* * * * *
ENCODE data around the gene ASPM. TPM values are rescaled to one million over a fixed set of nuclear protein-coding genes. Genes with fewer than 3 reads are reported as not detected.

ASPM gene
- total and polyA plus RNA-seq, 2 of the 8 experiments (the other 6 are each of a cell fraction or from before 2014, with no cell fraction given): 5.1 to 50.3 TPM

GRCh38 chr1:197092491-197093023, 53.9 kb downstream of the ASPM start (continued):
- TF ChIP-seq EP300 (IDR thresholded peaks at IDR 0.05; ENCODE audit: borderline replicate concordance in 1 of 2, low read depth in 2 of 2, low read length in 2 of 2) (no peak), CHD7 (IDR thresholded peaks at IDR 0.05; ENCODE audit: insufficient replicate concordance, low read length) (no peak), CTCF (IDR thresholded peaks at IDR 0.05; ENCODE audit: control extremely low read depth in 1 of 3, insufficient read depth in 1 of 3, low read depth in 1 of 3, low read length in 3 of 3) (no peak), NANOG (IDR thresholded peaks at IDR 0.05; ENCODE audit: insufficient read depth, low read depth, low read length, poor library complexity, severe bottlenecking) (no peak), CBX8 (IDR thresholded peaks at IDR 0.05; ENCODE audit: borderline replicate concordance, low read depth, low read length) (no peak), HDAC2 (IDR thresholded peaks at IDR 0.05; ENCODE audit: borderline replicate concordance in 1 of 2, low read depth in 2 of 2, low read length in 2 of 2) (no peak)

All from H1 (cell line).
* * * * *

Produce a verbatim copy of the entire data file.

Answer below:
ENCODE data around the gene ASPM. TPM values are rescaled to one million over a fixed set of nuclear protein-coding genes. Genes with fewer than 3 reads are reported as not detected.

ASPM gene
- total and polyA plus RNA-seq, 2 of the 8 experiments (the other 6 are each of a cell fraction or from before 2014, with no cell fraction given): 5.1 to 50.3 TPM

GRCh38 chr1:197092491-197093023, 53.9 kb downstream of the ASPM start (continued):
- TF ChIP-seq EP300 (IDR thresholded peaks at IDR 0.05; ENCODE audit: borderline replicate concordance in 1 of 2, low read depth in 2 of 2, low read length in 2 of 2) (no peak), CHD7 (IDR thresholded peaks at IDR 0.05; ENCODE audit: insufficient replicate concordance, low read length) (no peak), CTCF (IDR thresholded peaks at IDR 0.05; ENCODE audit: control extremely low read depth in 1 of 3, insufficient read depth in 1 of 3, low read depth in 1 of 3, low read length in 3 of 3) (no peak), NANOG (IDR thresholded peaks at IDR 0.05; ENCODE audit: insufficient read depth, low read depth, low read length, poor library complexity, severe bottlenecking) (no peak), CBX8 (IDR thresholded peaks at IDR 0.05; ENCODE audit: borderline replicate concordance, low read depth, low read length) (no peak), HDAC2 (IDR thresholded peaks at IDR 0.05; ENCODE audit: borderline replicate concordance in 1 of 2, low read depth in 2 of 2, low read length in 2 of 2) (no peak)

All from H1 (cell line).